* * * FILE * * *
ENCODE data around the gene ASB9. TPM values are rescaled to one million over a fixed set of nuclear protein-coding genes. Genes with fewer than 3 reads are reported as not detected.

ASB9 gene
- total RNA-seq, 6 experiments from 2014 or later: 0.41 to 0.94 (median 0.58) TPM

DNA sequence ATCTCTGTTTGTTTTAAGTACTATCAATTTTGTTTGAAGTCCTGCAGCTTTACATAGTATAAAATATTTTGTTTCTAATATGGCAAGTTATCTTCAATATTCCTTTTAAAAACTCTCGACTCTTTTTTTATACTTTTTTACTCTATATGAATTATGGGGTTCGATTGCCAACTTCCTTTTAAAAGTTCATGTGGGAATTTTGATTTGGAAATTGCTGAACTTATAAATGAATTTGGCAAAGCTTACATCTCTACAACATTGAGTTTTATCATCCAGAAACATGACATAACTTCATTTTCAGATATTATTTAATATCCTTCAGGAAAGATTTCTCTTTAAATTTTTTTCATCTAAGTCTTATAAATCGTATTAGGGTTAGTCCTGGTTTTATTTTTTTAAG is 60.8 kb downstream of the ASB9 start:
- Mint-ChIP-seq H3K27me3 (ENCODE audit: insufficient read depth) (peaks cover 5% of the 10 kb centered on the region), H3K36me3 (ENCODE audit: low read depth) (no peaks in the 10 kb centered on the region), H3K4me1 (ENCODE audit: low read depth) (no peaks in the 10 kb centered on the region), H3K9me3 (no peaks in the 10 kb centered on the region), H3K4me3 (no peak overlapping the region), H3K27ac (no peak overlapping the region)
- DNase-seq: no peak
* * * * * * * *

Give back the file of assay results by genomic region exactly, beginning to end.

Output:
ENCODE data around the gene ASB9. TPM values are rescaled to one million over a fixed set of nuclear protein-coding genes. Genes with fewer than 3 reads are reported as not detected.

ASB9 gene
- total RNA-seq, 6 experiments from 2014 or later: 0.41 to 0.94 (median 0.58) TPM

DNA sequence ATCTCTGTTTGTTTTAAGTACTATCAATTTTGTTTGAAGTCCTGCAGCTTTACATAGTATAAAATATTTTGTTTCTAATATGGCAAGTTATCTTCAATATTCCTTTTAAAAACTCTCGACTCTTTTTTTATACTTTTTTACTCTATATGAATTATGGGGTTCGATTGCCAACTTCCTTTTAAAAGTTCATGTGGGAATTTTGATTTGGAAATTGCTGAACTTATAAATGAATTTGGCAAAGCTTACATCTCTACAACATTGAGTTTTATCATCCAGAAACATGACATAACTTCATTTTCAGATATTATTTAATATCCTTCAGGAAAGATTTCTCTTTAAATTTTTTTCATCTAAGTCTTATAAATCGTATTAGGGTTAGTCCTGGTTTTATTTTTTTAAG is 60.8 kb downstream of the ASB9 start:
- Mint-ChIP-seq H3K27me3 (ENCODE audit: insufficient read depth) (peaks cover 5% of the 10 kb centered on the region), H3K36me3 (ENCODE audit: low read depth) (no peaks in the 10 kb centered on the region), H3K4me1 (ENCODE audit: low read depth) (no peaks in the 10 kb centered on the region), H3K9me3 (no peaks in the 10 kb centered on the region), H3K4me3 (no peak overlapping the region), H3K27ac (no peak overlapping the region)
- DNase-seq: no peak